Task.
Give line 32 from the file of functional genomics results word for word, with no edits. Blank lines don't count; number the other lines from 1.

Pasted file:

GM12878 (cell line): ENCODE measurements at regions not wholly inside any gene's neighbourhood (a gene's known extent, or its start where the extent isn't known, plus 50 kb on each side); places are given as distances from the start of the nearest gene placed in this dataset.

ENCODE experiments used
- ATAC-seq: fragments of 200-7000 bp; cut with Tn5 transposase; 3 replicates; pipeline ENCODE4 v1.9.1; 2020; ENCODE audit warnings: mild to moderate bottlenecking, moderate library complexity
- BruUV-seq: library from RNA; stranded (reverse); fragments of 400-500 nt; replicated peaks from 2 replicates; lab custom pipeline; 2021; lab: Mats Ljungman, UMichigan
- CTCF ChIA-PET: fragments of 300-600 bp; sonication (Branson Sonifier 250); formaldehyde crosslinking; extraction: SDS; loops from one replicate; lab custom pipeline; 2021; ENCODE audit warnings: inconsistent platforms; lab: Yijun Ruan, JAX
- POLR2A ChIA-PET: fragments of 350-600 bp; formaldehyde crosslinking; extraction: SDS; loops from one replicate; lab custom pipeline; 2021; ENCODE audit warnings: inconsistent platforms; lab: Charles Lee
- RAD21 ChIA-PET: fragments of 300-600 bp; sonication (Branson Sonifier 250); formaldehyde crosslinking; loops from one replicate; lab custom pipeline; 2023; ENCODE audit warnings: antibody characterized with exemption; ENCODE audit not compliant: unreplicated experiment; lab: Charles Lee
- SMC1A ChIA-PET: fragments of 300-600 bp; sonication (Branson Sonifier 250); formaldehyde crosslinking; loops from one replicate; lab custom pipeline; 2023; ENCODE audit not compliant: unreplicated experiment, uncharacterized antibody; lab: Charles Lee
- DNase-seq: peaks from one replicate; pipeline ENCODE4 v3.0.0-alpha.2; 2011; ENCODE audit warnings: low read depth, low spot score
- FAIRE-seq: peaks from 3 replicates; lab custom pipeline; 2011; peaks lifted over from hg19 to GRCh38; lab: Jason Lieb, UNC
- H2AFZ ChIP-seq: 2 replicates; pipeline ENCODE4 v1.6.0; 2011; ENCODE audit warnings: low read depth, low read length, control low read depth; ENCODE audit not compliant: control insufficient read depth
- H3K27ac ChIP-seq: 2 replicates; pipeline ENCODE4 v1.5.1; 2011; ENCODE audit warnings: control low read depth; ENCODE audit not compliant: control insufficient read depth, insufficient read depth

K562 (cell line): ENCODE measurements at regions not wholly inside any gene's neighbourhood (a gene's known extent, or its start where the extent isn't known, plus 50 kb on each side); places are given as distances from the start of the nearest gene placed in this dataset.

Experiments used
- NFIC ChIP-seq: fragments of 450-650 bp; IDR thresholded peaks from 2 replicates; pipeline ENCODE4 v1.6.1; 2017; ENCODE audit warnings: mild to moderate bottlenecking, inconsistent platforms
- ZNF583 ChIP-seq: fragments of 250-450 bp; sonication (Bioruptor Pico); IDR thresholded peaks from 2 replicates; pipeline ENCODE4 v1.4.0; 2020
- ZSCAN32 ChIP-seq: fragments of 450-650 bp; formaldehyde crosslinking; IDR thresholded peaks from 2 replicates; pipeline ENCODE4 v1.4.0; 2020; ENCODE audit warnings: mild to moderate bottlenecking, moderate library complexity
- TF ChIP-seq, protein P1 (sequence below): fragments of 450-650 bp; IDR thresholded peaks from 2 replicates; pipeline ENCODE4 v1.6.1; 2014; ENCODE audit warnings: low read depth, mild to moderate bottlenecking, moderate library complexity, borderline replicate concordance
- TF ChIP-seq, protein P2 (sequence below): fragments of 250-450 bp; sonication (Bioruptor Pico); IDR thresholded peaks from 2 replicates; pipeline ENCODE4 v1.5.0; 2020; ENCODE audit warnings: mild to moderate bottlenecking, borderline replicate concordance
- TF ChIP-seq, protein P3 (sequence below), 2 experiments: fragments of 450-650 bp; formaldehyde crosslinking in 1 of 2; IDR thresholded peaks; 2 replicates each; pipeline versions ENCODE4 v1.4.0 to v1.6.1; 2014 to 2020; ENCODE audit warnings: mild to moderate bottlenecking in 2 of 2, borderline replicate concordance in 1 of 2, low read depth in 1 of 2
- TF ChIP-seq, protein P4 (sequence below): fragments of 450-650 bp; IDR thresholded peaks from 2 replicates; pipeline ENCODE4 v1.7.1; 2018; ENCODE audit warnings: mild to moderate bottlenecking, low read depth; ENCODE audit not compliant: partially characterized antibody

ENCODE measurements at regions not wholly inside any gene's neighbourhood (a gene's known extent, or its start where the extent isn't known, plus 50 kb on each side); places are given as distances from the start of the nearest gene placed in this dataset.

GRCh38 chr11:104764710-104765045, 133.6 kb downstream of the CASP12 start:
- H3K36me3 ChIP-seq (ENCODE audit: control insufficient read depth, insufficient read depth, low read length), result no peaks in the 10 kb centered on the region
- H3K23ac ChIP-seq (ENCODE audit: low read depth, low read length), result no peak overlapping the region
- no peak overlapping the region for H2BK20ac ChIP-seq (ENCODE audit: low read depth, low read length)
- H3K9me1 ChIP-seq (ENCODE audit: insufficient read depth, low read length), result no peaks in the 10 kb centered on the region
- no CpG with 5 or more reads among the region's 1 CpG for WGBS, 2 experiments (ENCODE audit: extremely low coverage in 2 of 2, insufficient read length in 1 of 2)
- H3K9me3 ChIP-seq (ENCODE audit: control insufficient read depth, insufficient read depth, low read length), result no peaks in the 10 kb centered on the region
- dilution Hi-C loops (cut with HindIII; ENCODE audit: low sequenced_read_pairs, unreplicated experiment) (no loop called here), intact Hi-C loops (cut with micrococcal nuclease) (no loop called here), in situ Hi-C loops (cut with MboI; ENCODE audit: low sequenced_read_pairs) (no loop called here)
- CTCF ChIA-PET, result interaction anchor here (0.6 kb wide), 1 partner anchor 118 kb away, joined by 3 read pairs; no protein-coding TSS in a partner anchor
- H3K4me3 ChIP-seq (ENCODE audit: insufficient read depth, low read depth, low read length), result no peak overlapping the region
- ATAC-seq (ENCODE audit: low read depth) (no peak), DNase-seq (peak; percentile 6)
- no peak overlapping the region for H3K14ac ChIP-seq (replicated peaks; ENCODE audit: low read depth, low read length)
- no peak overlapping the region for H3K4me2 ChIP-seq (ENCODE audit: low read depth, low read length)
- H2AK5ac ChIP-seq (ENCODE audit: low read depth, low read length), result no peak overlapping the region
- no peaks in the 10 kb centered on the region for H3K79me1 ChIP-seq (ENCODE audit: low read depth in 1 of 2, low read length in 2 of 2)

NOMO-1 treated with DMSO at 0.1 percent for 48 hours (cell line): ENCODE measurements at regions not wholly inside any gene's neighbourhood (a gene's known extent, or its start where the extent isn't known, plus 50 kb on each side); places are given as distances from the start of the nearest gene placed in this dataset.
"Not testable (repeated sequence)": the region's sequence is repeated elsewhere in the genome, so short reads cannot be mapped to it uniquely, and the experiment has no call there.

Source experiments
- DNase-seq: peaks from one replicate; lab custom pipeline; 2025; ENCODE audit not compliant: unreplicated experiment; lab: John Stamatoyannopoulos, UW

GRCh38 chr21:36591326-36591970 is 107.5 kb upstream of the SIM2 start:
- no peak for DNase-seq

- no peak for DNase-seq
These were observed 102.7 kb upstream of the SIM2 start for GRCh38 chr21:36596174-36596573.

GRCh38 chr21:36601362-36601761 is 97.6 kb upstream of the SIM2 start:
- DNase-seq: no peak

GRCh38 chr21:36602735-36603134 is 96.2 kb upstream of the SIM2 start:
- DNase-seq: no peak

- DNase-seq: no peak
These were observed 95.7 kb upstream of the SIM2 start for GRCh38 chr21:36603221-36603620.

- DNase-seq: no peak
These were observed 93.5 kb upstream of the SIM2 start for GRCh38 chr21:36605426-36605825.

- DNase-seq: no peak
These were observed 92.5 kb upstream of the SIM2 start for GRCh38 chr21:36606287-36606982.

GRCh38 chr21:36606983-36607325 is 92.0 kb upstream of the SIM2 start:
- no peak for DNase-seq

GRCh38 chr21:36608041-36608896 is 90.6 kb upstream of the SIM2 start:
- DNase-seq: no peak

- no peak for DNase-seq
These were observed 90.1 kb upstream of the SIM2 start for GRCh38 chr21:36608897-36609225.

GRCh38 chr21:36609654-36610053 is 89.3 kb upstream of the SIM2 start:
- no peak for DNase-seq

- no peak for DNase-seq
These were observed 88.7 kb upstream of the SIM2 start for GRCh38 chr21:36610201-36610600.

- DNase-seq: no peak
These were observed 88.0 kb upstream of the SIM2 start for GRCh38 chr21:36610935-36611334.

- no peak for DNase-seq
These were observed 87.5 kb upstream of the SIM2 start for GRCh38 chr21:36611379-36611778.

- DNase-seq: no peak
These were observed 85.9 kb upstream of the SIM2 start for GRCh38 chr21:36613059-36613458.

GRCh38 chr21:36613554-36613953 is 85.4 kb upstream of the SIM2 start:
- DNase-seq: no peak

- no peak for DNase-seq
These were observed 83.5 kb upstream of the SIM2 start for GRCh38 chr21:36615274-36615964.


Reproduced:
- H3K4me3 ChIP-seq (ENCODE audit: insufficient read depth, low read depth, low read length), result no peak overlapping the region